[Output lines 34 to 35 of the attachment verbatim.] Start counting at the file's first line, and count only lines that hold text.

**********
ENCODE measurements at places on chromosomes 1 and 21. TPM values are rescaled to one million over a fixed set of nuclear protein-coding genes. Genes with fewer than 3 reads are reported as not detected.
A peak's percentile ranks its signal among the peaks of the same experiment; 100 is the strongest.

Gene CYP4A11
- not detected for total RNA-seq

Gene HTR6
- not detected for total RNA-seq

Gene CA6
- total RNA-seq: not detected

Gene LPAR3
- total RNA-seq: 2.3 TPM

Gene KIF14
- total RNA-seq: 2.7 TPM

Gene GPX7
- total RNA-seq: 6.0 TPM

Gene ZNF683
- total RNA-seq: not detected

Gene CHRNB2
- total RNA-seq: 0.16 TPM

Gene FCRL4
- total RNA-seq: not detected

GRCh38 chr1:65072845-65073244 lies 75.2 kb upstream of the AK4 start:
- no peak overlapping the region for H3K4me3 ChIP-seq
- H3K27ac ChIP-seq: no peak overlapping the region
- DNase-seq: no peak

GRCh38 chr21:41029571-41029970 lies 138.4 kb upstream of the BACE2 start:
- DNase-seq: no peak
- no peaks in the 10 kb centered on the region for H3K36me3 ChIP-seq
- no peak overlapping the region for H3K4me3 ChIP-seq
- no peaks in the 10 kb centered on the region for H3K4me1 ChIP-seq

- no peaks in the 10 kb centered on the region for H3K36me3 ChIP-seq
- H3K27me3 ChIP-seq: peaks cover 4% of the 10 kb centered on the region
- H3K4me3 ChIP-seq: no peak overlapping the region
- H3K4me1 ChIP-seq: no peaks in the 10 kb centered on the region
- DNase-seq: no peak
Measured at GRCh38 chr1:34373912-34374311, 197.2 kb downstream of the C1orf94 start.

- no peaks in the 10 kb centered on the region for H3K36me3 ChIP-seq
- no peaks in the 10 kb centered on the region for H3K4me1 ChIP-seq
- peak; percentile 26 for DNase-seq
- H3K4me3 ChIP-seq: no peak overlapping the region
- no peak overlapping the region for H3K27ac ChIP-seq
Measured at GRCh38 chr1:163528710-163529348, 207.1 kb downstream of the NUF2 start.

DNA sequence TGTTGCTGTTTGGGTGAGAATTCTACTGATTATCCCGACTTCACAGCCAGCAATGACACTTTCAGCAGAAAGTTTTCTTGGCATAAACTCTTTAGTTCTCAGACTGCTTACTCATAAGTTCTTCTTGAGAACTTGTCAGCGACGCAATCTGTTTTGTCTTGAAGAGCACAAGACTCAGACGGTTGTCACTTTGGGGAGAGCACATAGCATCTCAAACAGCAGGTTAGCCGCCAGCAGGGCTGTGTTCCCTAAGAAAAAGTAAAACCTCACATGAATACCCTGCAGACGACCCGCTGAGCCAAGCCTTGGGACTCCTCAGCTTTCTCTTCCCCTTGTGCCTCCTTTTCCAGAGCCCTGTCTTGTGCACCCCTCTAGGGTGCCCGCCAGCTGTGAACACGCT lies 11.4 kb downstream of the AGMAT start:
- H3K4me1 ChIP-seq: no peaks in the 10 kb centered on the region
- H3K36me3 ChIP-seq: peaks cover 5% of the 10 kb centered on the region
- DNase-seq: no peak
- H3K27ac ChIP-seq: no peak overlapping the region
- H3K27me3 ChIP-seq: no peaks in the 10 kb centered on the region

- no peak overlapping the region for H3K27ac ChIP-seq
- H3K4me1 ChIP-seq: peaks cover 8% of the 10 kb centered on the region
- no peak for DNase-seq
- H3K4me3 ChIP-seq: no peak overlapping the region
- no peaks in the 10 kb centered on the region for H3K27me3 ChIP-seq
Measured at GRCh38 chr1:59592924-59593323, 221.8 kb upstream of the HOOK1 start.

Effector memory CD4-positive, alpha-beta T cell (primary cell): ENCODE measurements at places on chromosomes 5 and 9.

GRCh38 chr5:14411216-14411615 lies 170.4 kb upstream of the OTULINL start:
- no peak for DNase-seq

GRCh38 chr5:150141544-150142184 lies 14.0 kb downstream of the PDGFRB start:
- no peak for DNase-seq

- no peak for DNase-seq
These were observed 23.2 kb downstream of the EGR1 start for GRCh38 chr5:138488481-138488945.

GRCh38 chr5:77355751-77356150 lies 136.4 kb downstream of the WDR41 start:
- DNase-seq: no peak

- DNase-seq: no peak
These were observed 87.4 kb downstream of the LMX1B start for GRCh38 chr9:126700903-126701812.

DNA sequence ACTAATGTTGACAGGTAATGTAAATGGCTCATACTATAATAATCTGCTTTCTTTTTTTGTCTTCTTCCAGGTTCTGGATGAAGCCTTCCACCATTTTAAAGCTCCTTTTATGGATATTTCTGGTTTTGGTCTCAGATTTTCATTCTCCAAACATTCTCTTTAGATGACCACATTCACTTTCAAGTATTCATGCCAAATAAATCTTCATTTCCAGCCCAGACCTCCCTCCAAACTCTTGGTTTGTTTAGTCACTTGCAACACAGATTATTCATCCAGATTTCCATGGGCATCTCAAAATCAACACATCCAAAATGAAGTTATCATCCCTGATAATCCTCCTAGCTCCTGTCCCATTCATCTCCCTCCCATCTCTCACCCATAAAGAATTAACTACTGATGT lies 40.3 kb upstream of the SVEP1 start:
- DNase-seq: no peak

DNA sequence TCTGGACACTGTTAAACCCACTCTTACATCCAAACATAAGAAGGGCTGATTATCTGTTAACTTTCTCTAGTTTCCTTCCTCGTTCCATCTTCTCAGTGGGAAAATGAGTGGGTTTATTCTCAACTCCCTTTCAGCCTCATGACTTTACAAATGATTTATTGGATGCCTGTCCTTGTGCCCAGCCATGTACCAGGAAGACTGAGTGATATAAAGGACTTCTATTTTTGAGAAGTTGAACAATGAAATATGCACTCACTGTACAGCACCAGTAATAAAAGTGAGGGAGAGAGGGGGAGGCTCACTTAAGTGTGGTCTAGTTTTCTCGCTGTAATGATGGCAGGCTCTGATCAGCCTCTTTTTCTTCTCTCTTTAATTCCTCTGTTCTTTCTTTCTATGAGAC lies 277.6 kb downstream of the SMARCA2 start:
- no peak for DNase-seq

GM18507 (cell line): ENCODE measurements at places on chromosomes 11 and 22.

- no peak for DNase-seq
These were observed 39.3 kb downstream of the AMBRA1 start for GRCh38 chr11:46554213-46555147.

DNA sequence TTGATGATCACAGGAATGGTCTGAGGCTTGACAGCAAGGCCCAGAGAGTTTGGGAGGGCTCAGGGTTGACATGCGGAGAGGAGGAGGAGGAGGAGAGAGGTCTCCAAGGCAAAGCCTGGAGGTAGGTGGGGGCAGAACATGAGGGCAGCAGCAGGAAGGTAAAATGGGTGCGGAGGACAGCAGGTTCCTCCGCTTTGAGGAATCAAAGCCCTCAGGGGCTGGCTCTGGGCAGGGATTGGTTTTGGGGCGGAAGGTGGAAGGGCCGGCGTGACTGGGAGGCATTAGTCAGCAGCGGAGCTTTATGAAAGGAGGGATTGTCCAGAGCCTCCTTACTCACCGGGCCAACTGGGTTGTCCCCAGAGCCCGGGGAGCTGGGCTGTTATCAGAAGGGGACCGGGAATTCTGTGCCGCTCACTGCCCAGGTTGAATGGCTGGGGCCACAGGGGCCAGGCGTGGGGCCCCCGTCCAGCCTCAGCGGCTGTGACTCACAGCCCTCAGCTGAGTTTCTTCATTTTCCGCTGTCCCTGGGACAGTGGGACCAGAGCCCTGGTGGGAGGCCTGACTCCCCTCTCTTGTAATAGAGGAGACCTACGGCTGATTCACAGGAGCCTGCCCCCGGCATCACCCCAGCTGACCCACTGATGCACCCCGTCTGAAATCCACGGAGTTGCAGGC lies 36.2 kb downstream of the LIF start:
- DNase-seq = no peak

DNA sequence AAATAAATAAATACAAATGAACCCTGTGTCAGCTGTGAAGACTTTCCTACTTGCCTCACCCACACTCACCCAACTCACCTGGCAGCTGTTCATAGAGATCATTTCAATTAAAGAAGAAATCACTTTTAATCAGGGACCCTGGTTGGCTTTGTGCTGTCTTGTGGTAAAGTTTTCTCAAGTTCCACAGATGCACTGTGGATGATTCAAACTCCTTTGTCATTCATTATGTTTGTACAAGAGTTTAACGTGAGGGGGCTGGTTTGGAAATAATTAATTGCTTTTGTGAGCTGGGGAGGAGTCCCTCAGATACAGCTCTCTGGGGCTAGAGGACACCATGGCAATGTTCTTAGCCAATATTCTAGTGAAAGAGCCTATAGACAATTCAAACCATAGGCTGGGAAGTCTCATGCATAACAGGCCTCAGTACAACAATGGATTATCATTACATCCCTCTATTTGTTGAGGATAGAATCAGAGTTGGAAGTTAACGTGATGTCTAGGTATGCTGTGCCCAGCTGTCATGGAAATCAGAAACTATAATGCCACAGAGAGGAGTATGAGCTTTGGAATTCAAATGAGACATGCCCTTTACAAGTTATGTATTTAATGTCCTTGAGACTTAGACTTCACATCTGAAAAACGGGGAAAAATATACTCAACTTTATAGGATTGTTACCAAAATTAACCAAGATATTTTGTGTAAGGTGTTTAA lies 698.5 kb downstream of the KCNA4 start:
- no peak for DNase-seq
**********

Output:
- DNase-seq: no peak
Measured at GRCh38 chr1:34373912-34374311, 197.2 kb downstream of the C1orf94 start.